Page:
At the Graphene & 2D Materials event you will hear from GNext, Perpetuus Carbon Technologies, and the Sixth Element on their commercial progress with graphene inks and coatings. In fact, we expect the most innovative players from the entire conductive inks and paste market (metallic inks too) to speak and exhibit at this event in Berlin.
The absence of standards has been a contentious issue in the industry. Many end users have complained that suppliers are selling thin graphite or other forms of carbon as graphene to capitalize on the hype. Graphene suppliers also seek to gain an advantage by suggestion that only their material should count as true graphene thus hoping to shut out competitors. This debate has often promoted calls for more transparency and standards in the industry. This is why we have invited the Graphene Council to discuss the latest industry progress on formulating standards.
Novel graphene production methods
Graphene is under a near-permanent cost pressure. This is built into its substitution go-to-market strategy and will not change until the so-called ‘killer application’ is found. Graphene needs to match other forms of carbon such as advanced black carbon or even carbon nanotubes.
Graphene is also not a single material but is a class of materials. Like all carbonous materials, it comes in many shapes and forms. There will be no single wining morphology. Instead, variety morphologies will co-exist to cater to different applications.
These two observations justify the trend towards developing novel production methods. These methods seek to provide a lower production cost but also different graphene types, or at least a higher degree of control over the morphology of graphene.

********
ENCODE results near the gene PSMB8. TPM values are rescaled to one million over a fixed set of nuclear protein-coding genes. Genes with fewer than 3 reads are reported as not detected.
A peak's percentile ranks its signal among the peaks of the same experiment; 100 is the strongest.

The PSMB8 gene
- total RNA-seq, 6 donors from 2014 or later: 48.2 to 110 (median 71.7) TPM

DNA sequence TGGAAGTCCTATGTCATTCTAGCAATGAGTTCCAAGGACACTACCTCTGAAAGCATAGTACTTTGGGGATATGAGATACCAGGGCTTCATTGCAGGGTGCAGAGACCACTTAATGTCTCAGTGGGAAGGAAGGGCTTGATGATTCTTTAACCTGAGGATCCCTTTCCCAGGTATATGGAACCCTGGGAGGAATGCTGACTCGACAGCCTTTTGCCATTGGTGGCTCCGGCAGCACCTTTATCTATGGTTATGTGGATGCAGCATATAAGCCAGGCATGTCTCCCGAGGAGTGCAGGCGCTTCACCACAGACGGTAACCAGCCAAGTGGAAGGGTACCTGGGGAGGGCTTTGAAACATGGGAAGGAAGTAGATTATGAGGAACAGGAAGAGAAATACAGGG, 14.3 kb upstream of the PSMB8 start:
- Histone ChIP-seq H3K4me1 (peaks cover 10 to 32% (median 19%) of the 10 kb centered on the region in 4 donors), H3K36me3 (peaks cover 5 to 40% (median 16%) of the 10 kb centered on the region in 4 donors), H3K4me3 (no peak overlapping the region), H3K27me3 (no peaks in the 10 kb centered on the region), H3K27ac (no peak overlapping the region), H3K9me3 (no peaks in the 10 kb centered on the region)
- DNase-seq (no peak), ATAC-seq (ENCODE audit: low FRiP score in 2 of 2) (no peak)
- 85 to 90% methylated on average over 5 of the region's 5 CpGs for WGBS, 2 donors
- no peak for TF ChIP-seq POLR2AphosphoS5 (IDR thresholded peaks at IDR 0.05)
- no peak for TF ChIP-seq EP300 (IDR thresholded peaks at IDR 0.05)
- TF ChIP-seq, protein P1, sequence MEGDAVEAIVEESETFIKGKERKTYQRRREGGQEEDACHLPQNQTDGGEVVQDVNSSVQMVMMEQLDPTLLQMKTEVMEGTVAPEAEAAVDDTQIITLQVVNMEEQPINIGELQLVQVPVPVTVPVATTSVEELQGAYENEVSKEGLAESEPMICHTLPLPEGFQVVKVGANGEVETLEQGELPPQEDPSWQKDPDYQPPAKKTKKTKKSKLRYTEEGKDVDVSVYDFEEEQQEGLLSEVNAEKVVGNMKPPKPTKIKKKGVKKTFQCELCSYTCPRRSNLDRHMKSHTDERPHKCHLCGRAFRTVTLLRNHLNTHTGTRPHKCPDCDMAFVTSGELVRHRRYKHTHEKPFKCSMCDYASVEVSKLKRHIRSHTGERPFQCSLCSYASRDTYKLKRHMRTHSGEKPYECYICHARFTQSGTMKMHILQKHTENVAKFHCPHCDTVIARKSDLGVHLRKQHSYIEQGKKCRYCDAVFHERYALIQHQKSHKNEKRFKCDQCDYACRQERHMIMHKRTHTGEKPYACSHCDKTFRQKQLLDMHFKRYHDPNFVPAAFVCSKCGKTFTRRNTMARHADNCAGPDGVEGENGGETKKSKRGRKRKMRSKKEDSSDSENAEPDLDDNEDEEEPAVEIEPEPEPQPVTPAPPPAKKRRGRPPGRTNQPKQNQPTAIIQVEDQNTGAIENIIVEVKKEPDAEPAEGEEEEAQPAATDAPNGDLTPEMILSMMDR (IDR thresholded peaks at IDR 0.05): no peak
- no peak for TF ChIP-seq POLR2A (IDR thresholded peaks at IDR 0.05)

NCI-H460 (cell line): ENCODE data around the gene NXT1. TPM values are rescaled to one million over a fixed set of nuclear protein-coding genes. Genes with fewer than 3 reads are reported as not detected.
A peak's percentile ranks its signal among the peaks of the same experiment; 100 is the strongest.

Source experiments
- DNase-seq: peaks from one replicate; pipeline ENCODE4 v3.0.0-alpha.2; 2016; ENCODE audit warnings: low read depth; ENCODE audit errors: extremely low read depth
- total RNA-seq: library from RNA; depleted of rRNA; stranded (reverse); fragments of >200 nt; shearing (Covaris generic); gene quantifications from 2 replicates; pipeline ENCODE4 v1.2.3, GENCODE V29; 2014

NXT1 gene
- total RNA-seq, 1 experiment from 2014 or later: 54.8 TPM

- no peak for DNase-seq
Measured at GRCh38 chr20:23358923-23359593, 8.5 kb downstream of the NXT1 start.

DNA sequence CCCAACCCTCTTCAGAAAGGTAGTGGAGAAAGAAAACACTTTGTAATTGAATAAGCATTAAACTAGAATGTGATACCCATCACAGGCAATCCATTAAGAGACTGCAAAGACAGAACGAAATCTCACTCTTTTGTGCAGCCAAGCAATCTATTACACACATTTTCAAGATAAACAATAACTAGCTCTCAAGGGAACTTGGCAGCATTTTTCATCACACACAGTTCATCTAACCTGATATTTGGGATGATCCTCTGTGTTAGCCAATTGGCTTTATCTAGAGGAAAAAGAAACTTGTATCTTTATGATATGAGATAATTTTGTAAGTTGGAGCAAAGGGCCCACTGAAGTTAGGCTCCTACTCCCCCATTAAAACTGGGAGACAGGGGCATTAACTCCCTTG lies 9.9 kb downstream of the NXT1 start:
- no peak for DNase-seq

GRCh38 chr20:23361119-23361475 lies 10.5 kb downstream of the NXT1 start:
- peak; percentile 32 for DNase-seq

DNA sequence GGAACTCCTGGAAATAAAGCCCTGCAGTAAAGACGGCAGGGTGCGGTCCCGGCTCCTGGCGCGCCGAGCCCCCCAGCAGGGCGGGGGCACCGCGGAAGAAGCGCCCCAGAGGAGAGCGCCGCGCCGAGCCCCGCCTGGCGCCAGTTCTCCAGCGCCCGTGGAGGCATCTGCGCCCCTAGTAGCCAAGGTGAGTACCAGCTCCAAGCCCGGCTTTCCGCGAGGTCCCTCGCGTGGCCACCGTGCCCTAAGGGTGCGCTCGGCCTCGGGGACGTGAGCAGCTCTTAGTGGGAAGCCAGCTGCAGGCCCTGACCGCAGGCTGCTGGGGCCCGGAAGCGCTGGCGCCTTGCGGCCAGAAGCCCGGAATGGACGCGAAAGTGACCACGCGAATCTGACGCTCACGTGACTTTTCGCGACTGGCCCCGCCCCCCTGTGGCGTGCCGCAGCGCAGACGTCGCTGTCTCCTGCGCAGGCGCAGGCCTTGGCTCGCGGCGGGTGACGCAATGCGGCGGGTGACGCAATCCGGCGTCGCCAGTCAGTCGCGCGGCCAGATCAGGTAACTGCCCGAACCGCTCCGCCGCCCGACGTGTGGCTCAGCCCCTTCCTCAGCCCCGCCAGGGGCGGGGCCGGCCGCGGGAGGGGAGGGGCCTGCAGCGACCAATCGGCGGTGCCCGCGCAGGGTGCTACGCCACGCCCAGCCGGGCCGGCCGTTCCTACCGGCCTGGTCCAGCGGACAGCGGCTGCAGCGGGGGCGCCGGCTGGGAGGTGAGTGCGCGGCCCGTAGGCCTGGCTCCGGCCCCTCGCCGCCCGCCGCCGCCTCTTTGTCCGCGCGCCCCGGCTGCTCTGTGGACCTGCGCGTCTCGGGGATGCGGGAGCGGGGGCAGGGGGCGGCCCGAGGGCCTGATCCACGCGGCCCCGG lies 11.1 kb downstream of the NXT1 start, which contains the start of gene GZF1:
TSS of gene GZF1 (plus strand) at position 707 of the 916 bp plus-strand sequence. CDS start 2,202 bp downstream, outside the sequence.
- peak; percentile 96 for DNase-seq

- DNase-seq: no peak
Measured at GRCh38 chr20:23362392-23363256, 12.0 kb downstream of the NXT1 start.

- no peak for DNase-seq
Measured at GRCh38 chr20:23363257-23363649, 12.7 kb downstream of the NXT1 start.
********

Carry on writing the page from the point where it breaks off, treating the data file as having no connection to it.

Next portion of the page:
This is why we have invited Thomas Swan, Cambridge Nanosystems and University of Dresden to discuss their approach to making graphene.
Using graphene and other 2D materials as a platform for sensing is becoming popular. This makes sense because graphene has tremendous surface area available for sensing. This is why we have invited two universities to showcase their progress on graphene sensors. Swansea University will discuss lab-on-chip graphene sensors for point-of-care diagnostics whilst City University will discuss printed graphene sensors.
About IDTechEx Show! – 27 & 28 April 2016, Berlin, Germany.
Hosted by global emerging technology research and technology scouting firm IDTechEx, the IDTechEx Show! is a unique event that brings together multiple inter-related emerging technologies in one place, with eight parallel conference tracks on the topics of printed and flexible electronics; wearable technology; 3D printing; sensors; graphene; Internet of Things; energy harvesting and storage; and electric vehicles. The conference events also include optional masterclasses and tours to select organisations in Berlin on 26 & 29th April. For more information, visit www.IDTechEx.com/Europe.
Established in 1999, IDTechEx provides independent market research, business intelligence and events on emerging technology to clients in more than 80 countries. IDTechEx is headquartered in Cambridge UK, with bases in Boston, Massachusetts (USA), San Jose, California (USA), Berlin, Germany, Tokyo, Japan, Taiwan and Seoul, Korea.